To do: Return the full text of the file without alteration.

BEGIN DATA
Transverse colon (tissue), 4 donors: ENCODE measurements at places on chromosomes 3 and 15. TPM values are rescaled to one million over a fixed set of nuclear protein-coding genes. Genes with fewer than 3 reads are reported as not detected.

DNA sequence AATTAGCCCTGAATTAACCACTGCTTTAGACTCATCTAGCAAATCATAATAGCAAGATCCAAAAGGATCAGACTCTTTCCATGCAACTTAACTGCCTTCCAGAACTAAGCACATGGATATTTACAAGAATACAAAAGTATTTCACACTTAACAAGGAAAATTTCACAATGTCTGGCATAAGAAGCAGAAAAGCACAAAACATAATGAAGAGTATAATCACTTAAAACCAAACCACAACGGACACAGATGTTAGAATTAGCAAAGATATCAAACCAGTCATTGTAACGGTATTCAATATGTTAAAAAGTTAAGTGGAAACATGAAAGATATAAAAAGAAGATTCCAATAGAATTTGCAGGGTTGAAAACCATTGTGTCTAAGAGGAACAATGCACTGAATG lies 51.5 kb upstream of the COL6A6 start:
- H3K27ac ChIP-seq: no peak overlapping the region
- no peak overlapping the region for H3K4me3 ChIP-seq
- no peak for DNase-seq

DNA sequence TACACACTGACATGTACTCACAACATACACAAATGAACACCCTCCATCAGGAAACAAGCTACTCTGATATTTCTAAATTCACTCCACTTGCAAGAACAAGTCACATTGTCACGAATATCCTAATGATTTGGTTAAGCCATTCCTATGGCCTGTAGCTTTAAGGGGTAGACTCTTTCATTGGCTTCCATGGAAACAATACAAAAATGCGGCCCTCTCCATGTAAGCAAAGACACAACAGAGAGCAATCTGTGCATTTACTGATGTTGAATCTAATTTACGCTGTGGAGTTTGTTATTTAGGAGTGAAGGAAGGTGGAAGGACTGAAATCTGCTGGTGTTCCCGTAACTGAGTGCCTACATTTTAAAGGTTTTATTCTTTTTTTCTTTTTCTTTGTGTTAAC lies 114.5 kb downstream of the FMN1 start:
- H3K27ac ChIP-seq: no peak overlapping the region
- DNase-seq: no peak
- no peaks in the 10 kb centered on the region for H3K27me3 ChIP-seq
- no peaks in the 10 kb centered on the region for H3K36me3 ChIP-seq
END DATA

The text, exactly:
Transverse colon (tissue), 4 donors: ENCODE measurements at places on chromosomes 3 and 15. TPM values are rescaled to one million over a fixed set of nuclear protein-coding genes. Genes with fewer than 3 reads are reported as not detected.

DNA sequence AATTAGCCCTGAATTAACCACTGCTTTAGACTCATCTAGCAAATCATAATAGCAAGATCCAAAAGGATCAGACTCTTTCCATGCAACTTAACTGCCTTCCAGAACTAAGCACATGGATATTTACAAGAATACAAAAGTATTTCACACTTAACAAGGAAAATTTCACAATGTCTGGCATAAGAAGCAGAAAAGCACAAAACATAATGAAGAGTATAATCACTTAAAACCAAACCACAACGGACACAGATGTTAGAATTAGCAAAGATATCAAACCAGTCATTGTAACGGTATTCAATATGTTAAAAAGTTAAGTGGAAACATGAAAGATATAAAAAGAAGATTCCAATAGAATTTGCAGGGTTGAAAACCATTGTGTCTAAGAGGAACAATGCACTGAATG lies 51.5 kb upstream of the COL6A6 start:
- H3K27ac ChIP-seq: no peak overlapping the region
- no peak overlapping the region for H3K4me3 ChIP-seq
- no peak for DNase-seq

DNA sequence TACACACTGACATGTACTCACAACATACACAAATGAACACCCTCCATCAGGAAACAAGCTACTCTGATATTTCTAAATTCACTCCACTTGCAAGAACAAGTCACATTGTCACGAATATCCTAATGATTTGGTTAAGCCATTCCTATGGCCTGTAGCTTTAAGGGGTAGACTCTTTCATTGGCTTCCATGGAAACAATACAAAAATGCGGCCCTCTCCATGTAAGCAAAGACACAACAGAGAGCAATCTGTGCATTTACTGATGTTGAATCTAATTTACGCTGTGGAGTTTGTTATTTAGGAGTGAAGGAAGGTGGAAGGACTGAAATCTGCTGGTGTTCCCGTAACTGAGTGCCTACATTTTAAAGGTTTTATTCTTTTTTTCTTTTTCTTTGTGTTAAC lies 114.5 kb downstream of the FMN1 start:
- H3K27ac ChIP-seq: no peak overlapping the region
- DNase-seq: no peak
- no peaks in the 10 kb centered on the region for H3K27me3 ChIP-seq
- no peaks in the 10 kb centered on the region for H3K36me3 ChIP-seq